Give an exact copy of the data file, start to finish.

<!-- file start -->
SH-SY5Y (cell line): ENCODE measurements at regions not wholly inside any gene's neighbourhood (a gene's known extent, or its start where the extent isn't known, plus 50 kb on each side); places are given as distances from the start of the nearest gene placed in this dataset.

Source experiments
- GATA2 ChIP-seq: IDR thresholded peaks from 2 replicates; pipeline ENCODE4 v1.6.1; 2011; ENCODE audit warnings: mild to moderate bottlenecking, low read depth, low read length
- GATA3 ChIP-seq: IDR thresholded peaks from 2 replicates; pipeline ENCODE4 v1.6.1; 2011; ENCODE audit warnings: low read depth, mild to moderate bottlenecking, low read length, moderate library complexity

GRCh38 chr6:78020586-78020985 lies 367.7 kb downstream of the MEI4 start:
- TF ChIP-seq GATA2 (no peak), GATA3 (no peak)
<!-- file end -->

SH-SY5Y (cell line): ENCODE measurements at regions not wholly inside any gene's neighbourhood (a gene's known extent, or its start where the extent isn't known, plus 50 kb on each side); places are given as distances from the start of the nearest gene placed in this dataset.

Source experiments
- GATA2 ChIP-seq: IDR thresholded peaks from 2 replicates; pipeline ENCODE4 v1.6.1; 2011; ENCODE audit warnings: mild to moderate bottlenecking, low read depth, low read length
- GATA3 ChIP-seq: IDR thresholded peaks from 2 replicates; pipeline ENCODE4 v1.6.1; 2011; ENCODE audit warnings: low read depth, mild to moderate bottlenecking, low read length, moderate library complexity

GRCh38 chr6:78020586-78020985 lies 367.7 kb downstream of the MEI4 start:
- TF ChIP-seq GATA2 (no peak), GATA3 (no peak)